Sugar Dating: An efficient way to make money and make love

There are two players in the sugar dating market: the sugar daddy and the sugar baby. Sugar babies are typically young, attractive people who are looking for older, wealthier partners to pamper them with a luxurious lifestyle. According to the world’s largest sugar daddy site, SeekingArrangement, the average Australian sugar baby is between 21 and 27 years old and has a monthly allowance of $2,600 [i]. In contrast, sugar daddies are rich and ‘successful men and women’ willing to financially support sugar babies in return for companionship [ii]. On average, the sugar daddy is a 41-year old who earns $259,000 annually and is willing to spend $3,000 a month on his sugar baby [iii]. Sugar dating websites describe the transaction between the two parties to be a ‘mutually beneficial relationship’ [iv]. In the exchange, the ‘pampering’ of sugar babies can involve financial payments, gifts and exotic trips whereas the ‘companionship’ sugar daddies receive can range from a sexual contract, to casual dating, to either a monogamous relationship or another partner for the married sugar daddy.


Initial Contact

On their profile, sugar babies typically specify their physical attributes and desired allowance from a sugar daddy, auctioning themselves off to the highest bidder [v]. Once sugar babies have found a sustainable source of ‘sugar’, they can increase their allowances in the long-term by renegotiating [vi] One can expect that the agreed allowance will be somewhere above the sugar baby’s minimum desired allowance but also equal or less than the maximum amount a sugar daddy is willing to pay. The sugar dating market is optimised through the ‘coordination of mating strategies’ [vii].


Economic Incentives

There are economic incentives that prompt sugar daddies and sugar babies into such relationships. The benefits for sugar daddies in the ‘business partnership’ are often more social than monetary. Sugar daddy sites claim that they facilitate arrangements in which members can be upfront and immediately state, in their terms, what they want out of the relationship [iv]. This aspect of sugar dating can be attractive for wealthy individuals looking for sexual arrangements and companionship with a ‘baby’ who wants money without drama or unrealistic expectations [viii]. For such people who would like a relationship but don’t have the time for courtship, the sugar dating lifestyle can meet their needs. In contrast, sugar babies are likely to derive higher utility from a partner with increased wealth, rather than better looks. While the average sugar baby earns $2,600 a month, it is possible for them to get paid from $1,000 to $20,000 depending on their attractiveness, popularity and what they are willing to offer in the relationship [iii]. Sugar babies can also receive mentorship, networking or job opportunities, and may even fall in love in the process [i].



Figure 1: Number of SeekingArrangement members in Australia (Chang, 2016)
Figure 1: Number of SeekingArrangement members in Australia (Chang, 2016)

The competition among sugar babies for ‘daddies and mummies’ is high. As shown in Figure 1, there are 186,000 sugar babies and 17,600 sugar daddies and mummies in total, resulting in a shortage of sugar parents by 168,400 [ii]. For every heterosexual sugar daddy there are 11 female sugar babies for him to choose from – or even date at the same time. The odds are clearly in the sugar daddies’ favour.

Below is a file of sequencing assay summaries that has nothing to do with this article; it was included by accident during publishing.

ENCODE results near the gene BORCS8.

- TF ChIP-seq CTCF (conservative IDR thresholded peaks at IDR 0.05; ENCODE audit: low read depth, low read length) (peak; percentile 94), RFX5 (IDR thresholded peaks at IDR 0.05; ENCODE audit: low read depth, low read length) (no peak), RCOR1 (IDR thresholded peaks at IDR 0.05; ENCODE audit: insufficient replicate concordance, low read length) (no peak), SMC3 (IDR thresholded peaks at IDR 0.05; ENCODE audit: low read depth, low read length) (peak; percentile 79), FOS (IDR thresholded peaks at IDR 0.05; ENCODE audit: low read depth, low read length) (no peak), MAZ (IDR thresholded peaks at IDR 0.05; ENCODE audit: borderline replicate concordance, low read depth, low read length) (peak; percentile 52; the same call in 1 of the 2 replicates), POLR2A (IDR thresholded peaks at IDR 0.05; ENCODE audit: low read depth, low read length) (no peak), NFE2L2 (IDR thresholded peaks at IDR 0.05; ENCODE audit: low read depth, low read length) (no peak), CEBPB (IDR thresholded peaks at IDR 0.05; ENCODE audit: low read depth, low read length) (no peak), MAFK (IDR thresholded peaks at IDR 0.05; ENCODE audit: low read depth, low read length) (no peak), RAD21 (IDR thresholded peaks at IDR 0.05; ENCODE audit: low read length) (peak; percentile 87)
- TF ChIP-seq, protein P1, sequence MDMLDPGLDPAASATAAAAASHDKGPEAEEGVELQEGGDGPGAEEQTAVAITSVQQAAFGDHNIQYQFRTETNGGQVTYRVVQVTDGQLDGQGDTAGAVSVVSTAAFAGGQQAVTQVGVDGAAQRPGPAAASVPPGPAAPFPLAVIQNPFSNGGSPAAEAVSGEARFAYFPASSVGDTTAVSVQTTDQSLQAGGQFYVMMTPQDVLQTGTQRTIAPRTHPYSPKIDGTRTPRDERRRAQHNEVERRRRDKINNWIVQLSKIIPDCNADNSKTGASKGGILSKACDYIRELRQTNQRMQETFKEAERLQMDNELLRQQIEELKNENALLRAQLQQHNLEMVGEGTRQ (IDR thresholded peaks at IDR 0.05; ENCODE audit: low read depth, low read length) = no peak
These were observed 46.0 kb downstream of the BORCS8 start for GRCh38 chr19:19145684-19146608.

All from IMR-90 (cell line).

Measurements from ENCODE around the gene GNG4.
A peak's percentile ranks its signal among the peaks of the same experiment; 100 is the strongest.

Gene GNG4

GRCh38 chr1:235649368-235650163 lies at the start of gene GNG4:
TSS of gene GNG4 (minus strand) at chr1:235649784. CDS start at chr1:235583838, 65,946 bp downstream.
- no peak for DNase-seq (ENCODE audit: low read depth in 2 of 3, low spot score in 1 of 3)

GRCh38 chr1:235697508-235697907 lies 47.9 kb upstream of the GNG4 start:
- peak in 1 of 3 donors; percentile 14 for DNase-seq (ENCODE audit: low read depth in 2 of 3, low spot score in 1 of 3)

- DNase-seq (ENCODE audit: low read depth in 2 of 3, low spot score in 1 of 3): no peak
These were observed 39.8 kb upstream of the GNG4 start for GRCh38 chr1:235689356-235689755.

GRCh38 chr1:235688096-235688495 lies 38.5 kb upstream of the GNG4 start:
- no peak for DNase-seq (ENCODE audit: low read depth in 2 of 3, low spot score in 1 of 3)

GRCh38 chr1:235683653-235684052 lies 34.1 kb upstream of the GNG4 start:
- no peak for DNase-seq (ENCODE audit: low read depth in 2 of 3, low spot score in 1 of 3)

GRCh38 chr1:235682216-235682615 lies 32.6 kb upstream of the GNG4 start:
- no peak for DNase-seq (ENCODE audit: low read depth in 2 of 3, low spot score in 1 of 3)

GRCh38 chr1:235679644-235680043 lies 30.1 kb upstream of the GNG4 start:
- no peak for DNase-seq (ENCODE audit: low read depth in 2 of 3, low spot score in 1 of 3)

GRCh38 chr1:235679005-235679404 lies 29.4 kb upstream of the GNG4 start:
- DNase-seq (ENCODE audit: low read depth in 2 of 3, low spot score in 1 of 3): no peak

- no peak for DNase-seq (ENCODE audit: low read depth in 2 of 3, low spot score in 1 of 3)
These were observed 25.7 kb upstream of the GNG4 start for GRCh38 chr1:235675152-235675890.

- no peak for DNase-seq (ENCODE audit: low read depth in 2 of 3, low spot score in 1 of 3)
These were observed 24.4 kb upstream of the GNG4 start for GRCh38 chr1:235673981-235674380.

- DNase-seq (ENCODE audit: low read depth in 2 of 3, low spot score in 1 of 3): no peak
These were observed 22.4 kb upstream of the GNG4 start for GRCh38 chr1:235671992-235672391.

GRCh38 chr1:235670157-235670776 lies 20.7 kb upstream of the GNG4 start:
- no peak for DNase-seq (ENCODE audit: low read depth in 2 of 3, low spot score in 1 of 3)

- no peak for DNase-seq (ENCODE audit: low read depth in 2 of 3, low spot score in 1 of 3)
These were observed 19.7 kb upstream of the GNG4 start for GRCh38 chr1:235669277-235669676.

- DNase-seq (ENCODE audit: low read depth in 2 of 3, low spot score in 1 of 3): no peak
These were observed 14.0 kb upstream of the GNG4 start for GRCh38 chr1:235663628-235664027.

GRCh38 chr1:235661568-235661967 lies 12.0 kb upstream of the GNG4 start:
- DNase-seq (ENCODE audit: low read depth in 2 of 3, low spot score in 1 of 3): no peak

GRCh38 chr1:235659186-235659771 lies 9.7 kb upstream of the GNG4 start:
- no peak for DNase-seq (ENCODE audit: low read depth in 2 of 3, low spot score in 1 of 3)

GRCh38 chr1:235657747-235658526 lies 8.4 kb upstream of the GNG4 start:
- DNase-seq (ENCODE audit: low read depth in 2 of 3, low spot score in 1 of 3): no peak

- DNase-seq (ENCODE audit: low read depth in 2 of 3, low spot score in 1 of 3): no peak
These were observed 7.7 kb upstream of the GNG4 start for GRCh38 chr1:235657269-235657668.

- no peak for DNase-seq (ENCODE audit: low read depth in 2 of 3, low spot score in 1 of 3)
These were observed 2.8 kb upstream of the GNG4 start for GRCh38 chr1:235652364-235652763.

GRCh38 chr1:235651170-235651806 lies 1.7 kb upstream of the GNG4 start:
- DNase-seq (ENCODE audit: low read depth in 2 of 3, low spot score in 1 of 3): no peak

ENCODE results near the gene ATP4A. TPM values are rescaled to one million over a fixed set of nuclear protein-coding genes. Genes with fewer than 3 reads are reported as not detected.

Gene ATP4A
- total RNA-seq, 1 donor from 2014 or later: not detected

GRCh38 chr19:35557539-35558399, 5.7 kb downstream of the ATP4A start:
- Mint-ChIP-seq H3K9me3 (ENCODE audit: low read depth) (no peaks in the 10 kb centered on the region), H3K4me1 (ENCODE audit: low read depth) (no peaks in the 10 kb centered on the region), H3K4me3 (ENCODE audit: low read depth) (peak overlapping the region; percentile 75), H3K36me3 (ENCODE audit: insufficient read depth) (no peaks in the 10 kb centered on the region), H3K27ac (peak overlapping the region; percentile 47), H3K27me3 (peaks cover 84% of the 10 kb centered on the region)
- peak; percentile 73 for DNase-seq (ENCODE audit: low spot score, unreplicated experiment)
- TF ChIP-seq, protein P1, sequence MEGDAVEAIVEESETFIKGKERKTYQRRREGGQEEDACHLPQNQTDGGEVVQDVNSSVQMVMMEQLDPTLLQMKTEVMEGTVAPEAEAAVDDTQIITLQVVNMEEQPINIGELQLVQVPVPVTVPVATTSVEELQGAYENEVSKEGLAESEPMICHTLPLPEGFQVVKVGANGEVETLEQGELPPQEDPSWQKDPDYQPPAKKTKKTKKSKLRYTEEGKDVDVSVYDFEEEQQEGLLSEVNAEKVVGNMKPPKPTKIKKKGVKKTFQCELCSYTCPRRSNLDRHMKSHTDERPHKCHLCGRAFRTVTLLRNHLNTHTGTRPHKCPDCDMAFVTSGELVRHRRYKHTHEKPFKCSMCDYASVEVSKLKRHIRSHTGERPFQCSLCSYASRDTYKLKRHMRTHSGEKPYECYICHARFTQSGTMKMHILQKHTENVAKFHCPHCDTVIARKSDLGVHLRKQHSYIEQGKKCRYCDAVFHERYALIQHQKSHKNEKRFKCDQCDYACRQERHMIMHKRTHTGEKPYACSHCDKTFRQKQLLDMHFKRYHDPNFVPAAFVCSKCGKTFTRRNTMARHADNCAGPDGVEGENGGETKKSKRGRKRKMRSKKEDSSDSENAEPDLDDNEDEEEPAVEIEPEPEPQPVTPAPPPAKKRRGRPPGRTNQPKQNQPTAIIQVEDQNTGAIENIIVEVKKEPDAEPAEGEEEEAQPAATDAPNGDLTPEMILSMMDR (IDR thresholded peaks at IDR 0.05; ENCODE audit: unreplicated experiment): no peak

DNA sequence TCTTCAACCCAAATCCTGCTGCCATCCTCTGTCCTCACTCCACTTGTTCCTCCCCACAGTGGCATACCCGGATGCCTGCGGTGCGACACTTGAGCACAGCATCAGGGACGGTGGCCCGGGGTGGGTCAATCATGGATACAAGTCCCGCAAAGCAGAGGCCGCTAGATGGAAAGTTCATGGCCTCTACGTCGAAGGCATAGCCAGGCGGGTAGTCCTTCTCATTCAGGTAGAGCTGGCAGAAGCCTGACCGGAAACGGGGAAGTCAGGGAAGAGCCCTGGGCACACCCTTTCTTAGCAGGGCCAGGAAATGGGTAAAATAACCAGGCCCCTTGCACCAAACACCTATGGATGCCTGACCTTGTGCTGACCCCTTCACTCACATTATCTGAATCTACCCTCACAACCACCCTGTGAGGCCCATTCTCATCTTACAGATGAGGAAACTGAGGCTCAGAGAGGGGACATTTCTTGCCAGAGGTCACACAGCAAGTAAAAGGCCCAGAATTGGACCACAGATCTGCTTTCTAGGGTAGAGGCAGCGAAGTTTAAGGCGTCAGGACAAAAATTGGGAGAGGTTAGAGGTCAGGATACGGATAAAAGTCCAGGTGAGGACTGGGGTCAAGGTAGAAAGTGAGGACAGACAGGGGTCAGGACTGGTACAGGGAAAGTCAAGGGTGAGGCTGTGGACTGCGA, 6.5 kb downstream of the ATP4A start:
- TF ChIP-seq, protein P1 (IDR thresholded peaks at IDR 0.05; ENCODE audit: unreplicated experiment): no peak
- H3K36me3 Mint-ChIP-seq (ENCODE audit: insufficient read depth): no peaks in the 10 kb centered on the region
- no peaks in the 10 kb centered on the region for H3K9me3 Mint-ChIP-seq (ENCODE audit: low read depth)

Aside from the numerous benefits, the sugar dating lifestyle is not for everyone. There has been ongoing debate in the media on whether sugar dating qualifies as prostitution. While some people have the view that exchanging money for sex must be prostitution, a counter argument is that laws against the practice may also outlaw marriage, as it could be defined as ‘intercourse for financial support’ [ix]. It has also been proposed that the trouble is with the stigma surrounding the transactional relationship, rather than the transaction itself [x]. Other ethical dilemmas in such a relationship include: the concern of connecting intimacy with money; the secrecy involved in a sugar relationship; and the inclusion of married sugar daddies [iii].


Ultimately, everybody is different and it is up for each individual to decide whether sugar dating is for them. Like in all relationships, the success of the sugar partnership amidst social taboos depends on the ability of participants to be honest and open with their partners. Perhaps the sugar dating dynamic is living proof of trickle-down economics. Regardless this is absolutely clear: there will always be a craving for sugar.


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[i] Australian students turn to sugar daddy website to pay off university debt. (2016, February 8). The Sydney Morning Herald.  Retrieved from

[ii] Chung, F. (2016, February 1). ‘You have to give him anything’: Inside the life of a $75,000-a-year sugar baby. News.Com.Au. Retrieved from

[iii] Weaver, C. (2015, May 12). Who’s your (Sugar) Daddy? Australian Women’s Weekly. Retrieved from

[iv] SeekingArrangement. (n.d.). About Us.  Retrieved from

[v] C., B. (2014, August 27). How I Became a Sugar Baby. DiscoverHow. Retrieved from

[vi] Brooke. (2014, January 1). A Beginner’s Guide to Sugar [Web log post]. Retrieved from

[vii] Oyer, P. (2013, December). The Economics of Online Dating. Harvard Business Review. Retrieved from

[viii] Brodesser-Akner, T. (2015, August 27). Searching for Sugar Daddy. GQ. Retrieved from

[ix] A teaspoon of sugar. (2015, June 20). The Economist. Retrieved from

[x] Bisnoff, J. (2014, June 11). Sugar Daddy University: A class in biology and economics for aspiring sugar daddies and sugar babies. New York Daily News. Retrieved from